Signs and Symptoms of Exocrine Pancreatic Cancer
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Jaundice

Jaundice is a yellowing of the eyes and skin. It occurs in at least half of all people with pancreatic cancer and in all cases of ampullary cancer. Jaundice is caused by the buildup of bilirubin in the body. Bilirubin is a dark yellow-brown substance that is made in the liver. Normally, the liver excretes bilirubin into bile. Bile goes through the common bile duct into the intestines, eventually leaving the body in the stool. When the common bile duct becomes blocked, bile can't reach the intestines, and the level of bilirubin builds up.
Cancers that begin in the head of the pancreas are near the common bile duct. These cancers can compress the duct while they are still fairly small. This can lead to jaundice, which may allow these tumors to be found in an early stage. But cancers that begin in the body or tail of the pancreas do not compress the duct until they have spread through the pancreas. By this time, the cancer may have also spread beyond the pancreas.
Sometimes, the first sign of jaundice is darkening of the urine from bilirubin. As bilirubin levels in the blood increase, the urine becomes brown in color. If the bile duct is blocked, bile (and bilirubin) can't get through to the bowel. When this happens, a person may notice their stools becoming lighter in color. When bilirubin builds up in the skin, it turns yellow and starts to itch. Cancer is not the most common cause of jaundice. Other causes, such as gallstones, hepatitis, and other liver diseases, are much more common.

Abdominal or back pain

Pain in the abdomen or back is common in advanced pancreatic cancer. Cancers that start in the body or tail of the pancreas may grow fairly large and start to compress on other nearby organs, causing pain. The cancer may also spread to the nerves surrounding the pancreas, which often causes back pain. The pain may be constant or it may come and go. Of course, pancreatic cancer is not a common cause of pain in the abdomen or back. It is more often caused by a non-cancerous disease or even another type of cancer.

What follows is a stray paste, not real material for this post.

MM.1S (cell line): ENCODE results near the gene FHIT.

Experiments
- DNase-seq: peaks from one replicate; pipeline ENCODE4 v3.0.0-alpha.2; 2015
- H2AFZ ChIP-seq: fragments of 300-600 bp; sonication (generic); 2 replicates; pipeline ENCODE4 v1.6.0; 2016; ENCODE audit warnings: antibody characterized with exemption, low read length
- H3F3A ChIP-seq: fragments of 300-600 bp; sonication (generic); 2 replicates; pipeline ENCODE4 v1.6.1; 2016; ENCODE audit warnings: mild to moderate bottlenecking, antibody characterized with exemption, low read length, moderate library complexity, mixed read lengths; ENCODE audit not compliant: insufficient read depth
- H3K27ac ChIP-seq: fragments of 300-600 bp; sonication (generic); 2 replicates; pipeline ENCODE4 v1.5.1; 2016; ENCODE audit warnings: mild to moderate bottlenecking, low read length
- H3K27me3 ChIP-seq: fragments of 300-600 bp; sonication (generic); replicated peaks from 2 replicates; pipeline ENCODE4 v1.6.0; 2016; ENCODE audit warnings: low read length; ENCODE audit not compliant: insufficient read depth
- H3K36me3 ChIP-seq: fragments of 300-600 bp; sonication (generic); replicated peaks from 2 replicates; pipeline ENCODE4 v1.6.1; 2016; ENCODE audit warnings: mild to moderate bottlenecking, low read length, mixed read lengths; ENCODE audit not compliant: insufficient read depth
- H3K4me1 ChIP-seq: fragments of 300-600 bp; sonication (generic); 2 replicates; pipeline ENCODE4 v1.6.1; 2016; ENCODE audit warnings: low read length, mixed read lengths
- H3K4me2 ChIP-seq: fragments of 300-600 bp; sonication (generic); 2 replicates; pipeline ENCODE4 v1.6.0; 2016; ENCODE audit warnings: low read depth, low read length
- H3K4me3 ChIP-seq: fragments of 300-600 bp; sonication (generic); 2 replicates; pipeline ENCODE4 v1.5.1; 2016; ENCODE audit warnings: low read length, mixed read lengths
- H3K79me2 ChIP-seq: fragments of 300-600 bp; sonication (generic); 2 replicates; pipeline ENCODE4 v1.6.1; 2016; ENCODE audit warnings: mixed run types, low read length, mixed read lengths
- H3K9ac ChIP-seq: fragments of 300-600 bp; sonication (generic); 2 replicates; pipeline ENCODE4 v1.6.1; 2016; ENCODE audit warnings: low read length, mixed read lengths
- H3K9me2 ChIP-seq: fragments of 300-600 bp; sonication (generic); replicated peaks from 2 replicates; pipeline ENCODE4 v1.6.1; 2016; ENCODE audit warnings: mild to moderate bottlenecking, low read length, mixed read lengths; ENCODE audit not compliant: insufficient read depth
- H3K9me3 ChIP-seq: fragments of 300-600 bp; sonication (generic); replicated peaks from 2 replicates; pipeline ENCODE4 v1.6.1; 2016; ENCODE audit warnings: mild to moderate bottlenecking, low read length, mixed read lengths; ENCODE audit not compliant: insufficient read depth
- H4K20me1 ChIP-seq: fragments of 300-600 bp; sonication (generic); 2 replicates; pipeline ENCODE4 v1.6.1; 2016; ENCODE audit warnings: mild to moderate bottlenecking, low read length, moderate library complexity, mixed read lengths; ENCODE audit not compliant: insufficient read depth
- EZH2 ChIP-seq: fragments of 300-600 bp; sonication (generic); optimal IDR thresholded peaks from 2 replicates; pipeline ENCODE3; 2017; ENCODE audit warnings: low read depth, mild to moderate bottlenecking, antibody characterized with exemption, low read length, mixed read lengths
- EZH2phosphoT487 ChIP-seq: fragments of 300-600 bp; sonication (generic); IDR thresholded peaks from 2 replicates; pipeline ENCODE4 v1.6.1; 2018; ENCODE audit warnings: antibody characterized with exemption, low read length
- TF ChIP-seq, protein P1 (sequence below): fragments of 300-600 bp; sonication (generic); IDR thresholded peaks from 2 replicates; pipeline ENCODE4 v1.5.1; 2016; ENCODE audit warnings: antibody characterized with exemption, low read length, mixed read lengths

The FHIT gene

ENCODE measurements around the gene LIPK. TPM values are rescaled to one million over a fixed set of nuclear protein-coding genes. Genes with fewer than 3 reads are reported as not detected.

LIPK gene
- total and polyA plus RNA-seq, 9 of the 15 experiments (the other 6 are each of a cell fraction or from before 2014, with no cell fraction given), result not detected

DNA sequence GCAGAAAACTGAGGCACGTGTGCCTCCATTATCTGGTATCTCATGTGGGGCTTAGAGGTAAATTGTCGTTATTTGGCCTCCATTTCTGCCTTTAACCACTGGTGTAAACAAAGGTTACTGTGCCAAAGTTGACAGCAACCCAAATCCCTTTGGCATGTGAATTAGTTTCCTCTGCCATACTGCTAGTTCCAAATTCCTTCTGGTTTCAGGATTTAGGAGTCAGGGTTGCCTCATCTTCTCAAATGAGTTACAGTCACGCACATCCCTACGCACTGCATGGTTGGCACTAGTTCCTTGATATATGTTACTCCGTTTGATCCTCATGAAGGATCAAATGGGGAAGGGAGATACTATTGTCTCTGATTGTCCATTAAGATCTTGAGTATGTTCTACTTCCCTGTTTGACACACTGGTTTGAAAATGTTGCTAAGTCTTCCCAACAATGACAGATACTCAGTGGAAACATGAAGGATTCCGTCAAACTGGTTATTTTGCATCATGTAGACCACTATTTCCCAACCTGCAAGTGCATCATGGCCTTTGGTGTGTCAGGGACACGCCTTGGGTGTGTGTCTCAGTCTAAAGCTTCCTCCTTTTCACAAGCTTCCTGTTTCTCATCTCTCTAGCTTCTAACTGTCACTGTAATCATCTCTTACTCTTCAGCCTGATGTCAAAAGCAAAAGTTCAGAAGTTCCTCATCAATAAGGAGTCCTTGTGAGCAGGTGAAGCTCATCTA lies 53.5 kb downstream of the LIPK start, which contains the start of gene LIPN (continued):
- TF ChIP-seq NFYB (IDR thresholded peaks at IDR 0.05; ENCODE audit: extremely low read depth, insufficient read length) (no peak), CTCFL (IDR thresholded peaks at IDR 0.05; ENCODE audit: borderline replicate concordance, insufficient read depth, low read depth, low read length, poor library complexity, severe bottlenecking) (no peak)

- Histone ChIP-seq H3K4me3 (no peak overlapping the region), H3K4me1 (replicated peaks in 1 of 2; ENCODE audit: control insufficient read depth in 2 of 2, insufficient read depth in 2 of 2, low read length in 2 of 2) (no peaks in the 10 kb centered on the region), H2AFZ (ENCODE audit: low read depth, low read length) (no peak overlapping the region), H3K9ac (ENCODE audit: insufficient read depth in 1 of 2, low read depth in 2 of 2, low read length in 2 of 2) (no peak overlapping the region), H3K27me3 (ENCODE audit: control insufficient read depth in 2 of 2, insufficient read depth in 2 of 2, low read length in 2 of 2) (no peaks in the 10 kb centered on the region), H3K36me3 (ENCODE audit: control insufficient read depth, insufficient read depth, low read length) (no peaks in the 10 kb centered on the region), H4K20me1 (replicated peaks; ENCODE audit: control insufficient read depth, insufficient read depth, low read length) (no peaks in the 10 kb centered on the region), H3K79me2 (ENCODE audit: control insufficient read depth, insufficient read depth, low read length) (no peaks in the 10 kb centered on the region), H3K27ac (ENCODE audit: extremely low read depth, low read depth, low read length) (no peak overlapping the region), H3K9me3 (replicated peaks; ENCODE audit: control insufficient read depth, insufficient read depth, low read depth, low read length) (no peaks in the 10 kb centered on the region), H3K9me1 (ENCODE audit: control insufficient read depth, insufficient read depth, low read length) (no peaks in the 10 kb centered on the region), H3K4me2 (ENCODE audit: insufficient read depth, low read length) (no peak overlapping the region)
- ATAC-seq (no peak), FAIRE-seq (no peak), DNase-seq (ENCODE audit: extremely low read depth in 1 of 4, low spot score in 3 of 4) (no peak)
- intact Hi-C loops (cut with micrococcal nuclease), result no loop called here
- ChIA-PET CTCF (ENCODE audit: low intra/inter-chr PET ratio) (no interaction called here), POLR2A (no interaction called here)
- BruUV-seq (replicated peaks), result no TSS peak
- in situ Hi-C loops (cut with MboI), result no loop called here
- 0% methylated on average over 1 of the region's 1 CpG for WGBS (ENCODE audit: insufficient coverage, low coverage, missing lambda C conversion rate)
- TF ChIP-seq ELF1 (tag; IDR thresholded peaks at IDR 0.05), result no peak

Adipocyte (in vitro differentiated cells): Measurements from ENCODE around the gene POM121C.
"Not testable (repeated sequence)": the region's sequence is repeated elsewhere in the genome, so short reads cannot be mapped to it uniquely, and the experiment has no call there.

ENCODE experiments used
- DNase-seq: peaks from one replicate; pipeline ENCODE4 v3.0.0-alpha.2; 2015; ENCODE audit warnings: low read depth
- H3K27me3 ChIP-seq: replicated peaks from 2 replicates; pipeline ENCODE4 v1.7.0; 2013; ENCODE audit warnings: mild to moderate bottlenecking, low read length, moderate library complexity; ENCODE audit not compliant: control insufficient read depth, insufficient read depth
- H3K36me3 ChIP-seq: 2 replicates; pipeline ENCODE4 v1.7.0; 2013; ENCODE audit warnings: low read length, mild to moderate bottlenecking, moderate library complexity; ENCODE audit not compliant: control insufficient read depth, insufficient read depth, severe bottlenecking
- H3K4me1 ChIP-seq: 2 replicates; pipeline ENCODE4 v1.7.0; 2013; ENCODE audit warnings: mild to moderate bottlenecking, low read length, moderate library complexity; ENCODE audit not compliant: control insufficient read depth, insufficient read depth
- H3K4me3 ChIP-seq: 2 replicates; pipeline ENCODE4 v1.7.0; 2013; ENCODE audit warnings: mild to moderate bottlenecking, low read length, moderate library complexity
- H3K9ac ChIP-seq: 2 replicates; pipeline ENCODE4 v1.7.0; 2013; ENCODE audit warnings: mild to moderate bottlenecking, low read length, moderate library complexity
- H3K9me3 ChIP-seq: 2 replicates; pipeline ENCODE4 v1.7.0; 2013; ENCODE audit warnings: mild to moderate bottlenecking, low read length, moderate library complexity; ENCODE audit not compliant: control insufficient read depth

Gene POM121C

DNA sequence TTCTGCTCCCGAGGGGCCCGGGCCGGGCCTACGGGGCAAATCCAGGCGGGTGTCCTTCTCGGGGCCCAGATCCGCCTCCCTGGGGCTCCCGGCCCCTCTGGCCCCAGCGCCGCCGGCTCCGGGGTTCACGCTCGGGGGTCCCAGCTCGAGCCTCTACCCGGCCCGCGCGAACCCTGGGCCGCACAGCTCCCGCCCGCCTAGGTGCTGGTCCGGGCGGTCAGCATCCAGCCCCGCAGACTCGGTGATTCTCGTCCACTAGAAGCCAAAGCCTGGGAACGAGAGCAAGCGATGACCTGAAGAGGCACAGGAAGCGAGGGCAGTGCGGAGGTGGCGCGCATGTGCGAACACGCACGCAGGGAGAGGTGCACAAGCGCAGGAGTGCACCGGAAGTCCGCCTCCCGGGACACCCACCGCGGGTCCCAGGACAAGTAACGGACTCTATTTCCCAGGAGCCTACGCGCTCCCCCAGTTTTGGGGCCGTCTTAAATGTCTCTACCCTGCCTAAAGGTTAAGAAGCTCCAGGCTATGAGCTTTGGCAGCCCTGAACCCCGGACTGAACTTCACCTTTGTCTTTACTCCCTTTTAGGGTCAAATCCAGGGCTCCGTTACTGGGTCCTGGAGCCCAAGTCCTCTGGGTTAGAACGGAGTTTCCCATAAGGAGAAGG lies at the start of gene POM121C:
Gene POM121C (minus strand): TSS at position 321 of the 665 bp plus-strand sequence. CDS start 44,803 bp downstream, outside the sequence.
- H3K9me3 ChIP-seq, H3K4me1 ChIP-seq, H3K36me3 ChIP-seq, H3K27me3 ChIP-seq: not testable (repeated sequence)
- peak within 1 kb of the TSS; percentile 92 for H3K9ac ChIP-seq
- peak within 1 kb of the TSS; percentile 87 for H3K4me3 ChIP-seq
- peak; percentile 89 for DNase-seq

Weight loss and poor appetite

Unintended or unexpected weight loss is very common in patients with pancreatic cancer. These people also complain of being very tired and having little or no appetite.

Digestive problems

If cancer blocks the release of the pancreatic juice into the intestine, a person may not be able to digest fatty foods. The undigested fat may cause stools to be unusually pale, bulky, greasy, and to float in the toilet. The cancer may also wrap around the far end of the stomach and partly block it. This can cause nausea, vomiting, and pain that tend to be worse after eating.

Gallbladder enlargement

If the cancer blocks the bile duct, bile can build up in the gallbladder, which then becomes enlarged. This can sometimes be felt by a doctor doing a physical exam. It can also be detected by imaging studies.

Blood clots

Sometimes, the first clue that there is a pancreatic cancer is the development of a blood clot in a large vein, often a vein in the leg. This is called a deep venous thrombosis or DVT. Sometimes a clot breaks off and travels to the lungs, making it hard to get enough air. A blood clot in the lungs is called a pulmonary embolism or PE. Still, having a blood clot does not usually mean that you have cancer. Most blood clots are caused by other things.


Fatty tissue abnormalities

Another clue that there may be pancreatic cancer is the development of uneven texture of the fatty tissue underneath the skin. This is caused by the release of the pancreatic enzymes that digest fat.

Diabetes

Rarely, exocrine cancers of the pancreas cause diabetes (high blood sugar) because they destroy the insulin-making cells. More often, there are slight problems with sugar metabolism that do not cause symptoms of diabetes but can still be recognized by certain blood tests.



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